Forest Health and Fuels Reduction Project

August 20, 2021
forest health and fuels reduction project

Basin Recreation continues final year of project to promote forest health and reduce fuel loads

A public meeting and site visit will be held on August 23, 2021, at 5:30pm MST at the Matterhorn Terrace (Over Easy Trail) parking area in Summit Park to discuss Snyderville Basin Special Recreation District’s (the “District”) plans to continue the forest health and fuels reduction project in the Summit Park area that was started in 2020. The site visit will include a moderately difficult hike to review project plans for 2021. All abilities are welcome, and participants can shorten the hike by turning around at any time.

The project area consists of forested montane woodlands within the Wildland Urban Interface (“WUI”) area of the Summit Park, Timberline, and Pinebrook neighborhoods. Importantly, the area contains 1,000+ residential structures and is a popular recreation hub frequented by mountain bikers, hikers, and wildlife viewers. The project is anticipated to treat approximately 200 acres in 2021 and has been funded in part by $150,000 in generous grant funds provided by the Utah Watershed Restoration Initiative and the Utah Department of Water Quality.

As good stewards of public land and as good neighbors to the residents of the adjacent WUI area, the District seeks to proactively and responsibly manage its open space with public safety, habitat restoration, and asset protection in mind. As we have seen recently, wildfire is a factor that must be considered in our management of this area. While no practice will completely eliminate wildfire risk, active forest management can reduce fire intensity, rate of spread, and the risk to adjoining private structures. Overall, the reduction of fire risk protects forest resources for continued ecological function and public enjoyment.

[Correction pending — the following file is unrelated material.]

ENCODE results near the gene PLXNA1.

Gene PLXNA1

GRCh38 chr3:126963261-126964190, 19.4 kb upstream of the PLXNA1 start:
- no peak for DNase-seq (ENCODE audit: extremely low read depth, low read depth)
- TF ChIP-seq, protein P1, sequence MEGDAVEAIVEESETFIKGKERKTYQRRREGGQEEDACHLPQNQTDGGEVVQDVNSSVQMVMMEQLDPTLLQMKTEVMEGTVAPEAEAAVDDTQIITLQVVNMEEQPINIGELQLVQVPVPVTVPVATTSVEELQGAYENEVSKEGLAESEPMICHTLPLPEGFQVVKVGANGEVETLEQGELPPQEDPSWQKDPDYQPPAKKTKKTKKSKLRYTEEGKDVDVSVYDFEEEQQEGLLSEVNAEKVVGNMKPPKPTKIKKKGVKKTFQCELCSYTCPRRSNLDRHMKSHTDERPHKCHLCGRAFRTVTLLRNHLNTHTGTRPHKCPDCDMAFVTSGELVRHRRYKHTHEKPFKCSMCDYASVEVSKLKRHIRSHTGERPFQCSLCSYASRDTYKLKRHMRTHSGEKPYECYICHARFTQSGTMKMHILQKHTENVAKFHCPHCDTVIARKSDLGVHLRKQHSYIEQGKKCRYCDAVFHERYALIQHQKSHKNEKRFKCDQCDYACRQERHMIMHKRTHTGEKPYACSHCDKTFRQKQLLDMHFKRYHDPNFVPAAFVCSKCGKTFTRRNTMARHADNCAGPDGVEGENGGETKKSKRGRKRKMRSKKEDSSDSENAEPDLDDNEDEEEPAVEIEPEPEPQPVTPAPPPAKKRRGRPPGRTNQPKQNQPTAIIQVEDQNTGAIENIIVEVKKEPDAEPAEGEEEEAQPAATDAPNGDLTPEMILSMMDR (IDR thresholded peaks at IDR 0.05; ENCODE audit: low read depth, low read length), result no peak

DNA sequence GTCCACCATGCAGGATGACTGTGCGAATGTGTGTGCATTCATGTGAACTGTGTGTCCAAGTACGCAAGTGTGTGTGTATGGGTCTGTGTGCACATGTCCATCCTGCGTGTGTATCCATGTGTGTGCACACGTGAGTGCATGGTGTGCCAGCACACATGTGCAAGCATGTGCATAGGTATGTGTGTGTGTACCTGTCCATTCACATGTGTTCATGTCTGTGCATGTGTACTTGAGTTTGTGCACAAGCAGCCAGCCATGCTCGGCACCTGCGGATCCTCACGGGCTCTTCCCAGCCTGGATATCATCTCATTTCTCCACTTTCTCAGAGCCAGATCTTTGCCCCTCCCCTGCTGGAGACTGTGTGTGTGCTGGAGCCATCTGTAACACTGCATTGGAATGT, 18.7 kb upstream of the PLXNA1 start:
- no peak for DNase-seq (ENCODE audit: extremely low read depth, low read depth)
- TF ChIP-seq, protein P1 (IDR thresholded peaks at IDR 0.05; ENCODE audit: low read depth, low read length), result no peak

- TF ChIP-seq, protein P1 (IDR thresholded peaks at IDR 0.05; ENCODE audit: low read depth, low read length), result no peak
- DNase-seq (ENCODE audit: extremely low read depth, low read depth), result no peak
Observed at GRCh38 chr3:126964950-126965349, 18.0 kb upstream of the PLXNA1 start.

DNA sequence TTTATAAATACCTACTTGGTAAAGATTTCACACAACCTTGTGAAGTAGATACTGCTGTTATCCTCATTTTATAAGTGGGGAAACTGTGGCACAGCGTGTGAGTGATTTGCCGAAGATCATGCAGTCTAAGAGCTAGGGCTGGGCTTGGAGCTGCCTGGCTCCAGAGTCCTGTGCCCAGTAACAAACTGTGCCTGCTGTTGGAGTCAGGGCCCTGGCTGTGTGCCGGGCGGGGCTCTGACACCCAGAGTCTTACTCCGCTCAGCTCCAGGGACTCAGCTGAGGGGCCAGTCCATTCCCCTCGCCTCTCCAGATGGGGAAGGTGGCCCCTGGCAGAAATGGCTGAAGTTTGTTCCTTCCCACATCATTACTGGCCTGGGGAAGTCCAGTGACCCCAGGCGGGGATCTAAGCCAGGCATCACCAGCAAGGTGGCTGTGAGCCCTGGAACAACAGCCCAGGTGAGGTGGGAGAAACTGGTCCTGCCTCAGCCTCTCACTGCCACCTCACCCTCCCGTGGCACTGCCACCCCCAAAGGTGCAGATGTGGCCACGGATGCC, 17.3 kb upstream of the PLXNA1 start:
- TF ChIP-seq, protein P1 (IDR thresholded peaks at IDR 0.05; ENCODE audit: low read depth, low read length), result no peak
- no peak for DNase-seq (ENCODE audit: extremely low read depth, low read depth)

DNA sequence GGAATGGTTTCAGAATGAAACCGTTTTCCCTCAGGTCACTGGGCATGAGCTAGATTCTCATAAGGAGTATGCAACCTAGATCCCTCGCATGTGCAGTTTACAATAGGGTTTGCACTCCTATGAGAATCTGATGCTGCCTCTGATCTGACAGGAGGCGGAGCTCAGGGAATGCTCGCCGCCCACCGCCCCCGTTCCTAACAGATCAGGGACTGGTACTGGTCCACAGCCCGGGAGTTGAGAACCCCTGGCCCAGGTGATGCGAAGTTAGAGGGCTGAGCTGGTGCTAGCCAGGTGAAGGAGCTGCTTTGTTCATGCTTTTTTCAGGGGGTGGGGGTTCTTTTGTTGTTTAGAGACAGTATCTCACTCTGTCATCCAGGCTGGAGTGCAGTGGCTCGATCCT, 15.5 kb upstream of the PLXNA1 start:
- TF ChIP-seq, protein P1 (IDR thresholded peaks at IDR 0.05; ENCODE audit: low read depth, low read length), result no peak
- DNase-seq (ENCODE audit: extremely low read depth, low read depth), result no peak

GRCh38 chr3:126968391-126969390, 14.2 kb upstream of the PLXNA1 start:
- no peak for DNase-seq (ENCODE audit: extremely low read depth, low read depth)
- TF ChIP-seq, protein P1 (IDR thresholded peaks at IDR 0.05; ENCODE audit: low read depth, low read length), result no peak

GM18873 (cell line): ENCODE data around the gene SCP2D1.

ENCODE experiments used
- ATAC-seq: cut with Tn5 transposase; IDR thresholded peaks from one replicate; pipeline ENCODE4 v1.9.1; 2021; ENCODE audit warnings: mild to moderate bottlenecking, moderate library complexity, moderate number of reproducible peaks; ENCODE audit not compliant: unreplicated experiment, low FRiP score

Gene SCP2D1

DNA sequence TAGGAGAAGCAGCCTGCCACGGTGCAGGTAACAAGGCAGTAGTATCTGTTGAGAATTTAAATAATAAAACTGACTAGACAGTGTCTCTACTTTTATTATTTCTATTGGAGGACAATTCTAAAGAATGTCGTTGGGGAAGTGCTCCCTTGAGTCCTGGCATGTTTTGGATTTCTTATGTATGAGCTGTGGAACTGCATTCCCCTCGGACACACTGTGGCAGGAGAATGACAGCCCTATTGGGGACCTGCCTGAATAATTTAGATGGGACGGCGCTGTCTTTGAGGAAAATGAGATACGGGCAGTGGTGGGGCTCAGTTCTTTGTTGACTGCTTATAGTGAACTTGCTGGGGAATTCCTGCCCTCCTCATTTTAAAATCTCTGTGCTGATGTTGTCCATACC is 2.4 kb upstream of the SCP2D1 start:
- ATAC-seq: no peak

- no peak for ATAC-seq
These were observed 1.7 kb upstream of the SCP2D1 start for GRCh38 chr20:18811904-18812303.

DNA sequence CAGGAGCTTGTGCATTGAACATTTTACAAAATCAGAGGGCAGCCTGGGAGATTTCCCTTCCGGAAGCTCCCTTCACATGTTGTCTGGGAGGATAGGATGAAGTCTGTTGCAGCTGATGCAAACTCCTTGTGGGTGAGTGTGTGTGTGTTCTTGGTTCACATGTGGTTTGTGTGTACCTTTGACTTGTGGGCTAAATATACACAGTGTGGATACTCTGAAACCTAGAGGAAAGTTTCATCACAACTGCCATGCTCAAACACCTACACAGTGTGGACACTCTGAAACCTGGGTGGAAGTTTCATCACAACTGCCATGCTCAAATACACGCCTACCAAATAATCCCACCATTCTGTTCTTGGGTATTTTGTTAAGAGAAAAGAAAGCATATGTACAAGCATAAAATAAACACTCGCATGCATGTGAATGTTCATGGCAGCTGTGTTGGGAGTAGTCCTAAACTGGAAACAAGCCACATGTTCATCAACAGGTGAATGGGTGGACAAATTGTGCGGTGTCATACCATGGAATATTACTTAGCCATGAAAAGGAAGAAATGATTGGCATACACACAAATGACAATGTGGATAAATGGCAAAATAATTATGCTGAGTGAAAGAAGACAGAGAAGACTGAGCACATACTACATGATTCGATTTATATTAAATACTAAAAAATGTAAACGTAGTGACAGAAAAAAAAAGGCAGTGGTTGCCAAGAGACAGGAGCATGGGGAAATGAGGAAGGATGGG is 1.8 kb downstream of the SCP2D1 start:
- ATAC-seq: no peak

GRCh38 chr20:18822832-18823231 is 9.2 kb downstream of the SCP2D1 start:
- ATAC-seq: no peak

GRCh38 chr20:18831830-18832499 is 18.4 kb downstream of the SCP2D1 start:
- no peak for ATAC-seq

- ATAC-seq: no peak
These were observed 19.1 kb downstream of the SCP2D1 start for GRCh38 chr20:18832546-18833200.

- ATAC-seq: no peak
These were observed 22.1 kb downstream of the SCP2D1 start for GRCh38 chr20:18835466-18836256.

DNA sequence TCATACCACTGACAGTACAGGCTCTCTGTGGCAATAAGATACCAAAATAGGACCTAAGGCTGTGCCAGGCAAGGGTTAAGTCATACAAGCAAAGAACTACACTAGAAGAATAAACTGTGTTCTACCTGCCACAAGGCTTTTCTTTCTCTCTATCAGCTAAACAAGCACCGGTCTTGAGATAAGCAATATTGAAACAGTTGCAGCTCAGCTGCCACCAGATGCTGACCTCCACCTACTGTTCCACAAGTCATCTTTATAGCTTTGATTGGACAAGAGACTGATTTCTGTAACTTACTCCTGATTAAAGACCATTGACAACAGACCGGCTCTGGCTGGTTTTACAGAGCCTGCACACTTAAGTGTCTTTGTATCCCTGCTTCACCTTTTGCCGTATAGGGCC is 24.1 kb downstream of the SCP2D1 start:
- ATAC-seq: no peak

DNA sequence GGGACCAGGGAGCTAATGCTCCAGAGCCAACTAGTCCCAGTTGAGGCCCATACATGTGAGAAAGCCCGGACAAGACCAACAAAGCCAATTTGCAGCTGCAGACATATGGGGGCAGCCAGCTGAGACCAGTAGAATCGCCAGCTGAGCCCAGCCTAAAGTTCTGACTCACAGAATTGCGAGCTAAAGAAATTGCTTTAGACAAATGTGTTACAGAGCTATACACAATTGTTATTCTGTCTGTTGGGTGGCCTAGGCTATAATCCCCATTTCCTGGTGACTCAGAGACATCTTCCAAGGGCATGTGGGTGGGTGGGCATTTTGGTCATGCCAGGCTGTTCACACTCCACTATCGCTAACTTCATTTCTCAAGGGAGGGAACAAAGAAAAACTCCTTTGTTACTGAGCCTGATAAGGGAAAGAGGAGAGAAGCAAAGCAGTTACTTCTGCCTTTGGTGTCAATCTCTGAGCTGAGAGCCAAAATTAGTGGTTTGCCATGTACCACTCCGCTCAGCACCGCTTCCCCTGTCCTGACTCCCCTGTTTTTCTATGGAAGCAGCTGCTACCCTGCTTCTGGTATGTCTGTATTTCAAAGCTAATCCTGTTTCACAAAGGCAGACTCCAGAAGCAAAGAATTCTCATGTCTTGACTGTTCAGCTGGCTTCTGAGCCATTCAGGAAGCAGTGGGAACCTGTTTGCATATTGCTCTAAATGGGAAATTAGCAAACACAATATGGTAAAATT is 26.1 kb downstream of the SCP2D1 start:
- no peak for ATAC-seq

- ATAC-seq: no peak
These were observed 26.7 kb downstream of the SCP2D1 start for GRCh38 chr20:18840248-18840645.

The primary objective of this project is to improve forest health and mitigate hazardous fuels by patch-cutting, selectively thinning, and removing ladder fuels and brush within Summit Park and Toll Canyon Open Spaces, which are both protected by conservation easements. The project will be completed by qualified and experienced forestry contractors. The forest treatment guidelines have been prescribed in partnership with representatives from the Division of Forestry Fire and State Lands and the Division of Wildlife Resources. In addition to forest health and fuels reduction, the project considerations have included, but are not limited to, wildlife, migratory birds, cultural resources, noxious weed populations, and avalanche prone areas.

The public should expect full closure of the Summit Park trail system and open space areas from August 28 though September 4, 2021. Closure information and project details can be found on the project website.

Additionally, the District, in partnership with the Summit Park HOA, Summit County, and the Park City Fire Department, invites homeowners to actively manage their own properties in order to extend the reach and impact of the treatment. Homeowners are encouraged to contact Mike Quinones, Summit Park HOA-Fire and Safety Coordinator, at

If you would like more information about this topic, please email Open Space Supervisor, Matthew Benge at